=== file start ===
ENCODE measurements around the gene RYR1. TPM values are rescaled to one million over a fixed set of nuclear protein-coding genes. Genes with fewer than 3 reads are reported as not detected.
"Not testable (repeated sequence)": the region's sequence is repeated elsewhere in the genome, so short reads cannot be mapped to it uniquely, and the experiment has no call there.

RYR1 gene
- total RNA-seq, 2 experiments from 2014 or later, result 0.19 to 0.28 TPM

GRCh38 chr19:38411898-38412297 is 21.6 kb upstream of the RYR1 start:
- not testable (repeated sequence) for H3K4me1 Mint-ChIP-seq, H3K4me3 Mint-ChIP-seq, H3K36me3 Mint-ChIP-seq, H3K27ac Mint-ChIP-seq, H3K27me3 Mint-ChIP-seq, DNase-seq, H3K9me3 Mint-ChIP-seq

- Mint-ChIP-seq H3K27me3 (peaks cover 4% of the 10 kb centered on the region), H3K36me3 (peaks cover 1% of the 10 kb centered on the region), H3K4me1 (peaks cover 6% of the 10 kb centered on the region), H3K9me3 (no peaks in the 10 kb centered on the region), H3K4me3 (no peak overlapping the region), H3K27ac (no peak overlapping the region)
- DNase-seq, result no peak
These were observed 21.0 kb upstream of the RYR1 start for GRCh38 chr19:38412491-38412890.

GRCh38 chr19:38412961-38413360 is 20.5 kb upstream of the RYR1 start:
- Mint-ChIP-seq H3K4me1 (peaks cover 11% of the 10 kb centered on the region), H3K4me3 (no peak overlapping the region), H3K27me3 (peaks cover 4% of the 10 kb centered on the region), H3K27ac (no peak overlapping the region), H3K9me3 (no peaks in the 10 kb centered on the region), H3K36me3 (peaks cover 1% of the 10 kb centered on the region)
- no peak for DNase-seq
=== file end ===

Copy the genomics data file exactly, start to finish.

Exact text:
ENCODE measurements around the gene RYR1. TPM values are rescaled to one million over a fixed set of nuclear protein-coding genes. Genes with fewer than 3 reads are reported as not detected.
"Not testable (repeated sequence)": the region's sequence is repeated elsewhere in the genome, so short reads cannot be mapped to it uniquely, and the experiment has no call there.

RYR1 gene
- total RNA-seq, 2 experiments from 2014 or later, result 0.19 to 0.28 TPM

GRCh38 chr19:38411898-38412297 is 21.6 kb upstream of the RYR1 start:
- not testable (repeated sequence) for H3K4me1 Mint-ChIP-seq, H3K4me3 Mint-ChIP-seq, H3K36me3 Mint-ChIP-seq, H3K27ac Mint-ChIP-seq, H3K27me3 Mint-ChIP-seq, DNase-seq, H3K9me3 Mint-ChIP-seq

- Mint-ChIP-seq H3K27me3 (peaks cover 4% of the 10 kb centered on the region), H3K36me3 (peaks cover 1% of the 10 kb centered on the region), H3K4me1 (peaks cover 6% of the 10 kb centered on the region), H3K9me3 (no peaks in the 10 kb centered on the region), H3K4me3 (no peak overlapping the region), H3K27ac (no peak overlapping the region)
- DNase-seq, result no peak
These were observed 21.0 kb upstream of the RYR1 start for GRCh38 chr19:38412491-38412890.

GRCh38 chr19:38412961-38413360 is 20.5 kb upstream of the RYR1 start:
- Mint-ChIP-seq H3K4me1 (peaks cover 11% of the 10 kb centered on the region), H3K4me3 (no peak overlapping the region), H3K27me3 (peaks cover 4% of the 10 kb centered on the region), H3K27ac (no peak overlapping the region), H3K9me3 (no peaks in the 10 kb centered on the region), H3K36me3 (peaks cover 1% of the 10 kb centered on the region)
- no peak for DNase-seq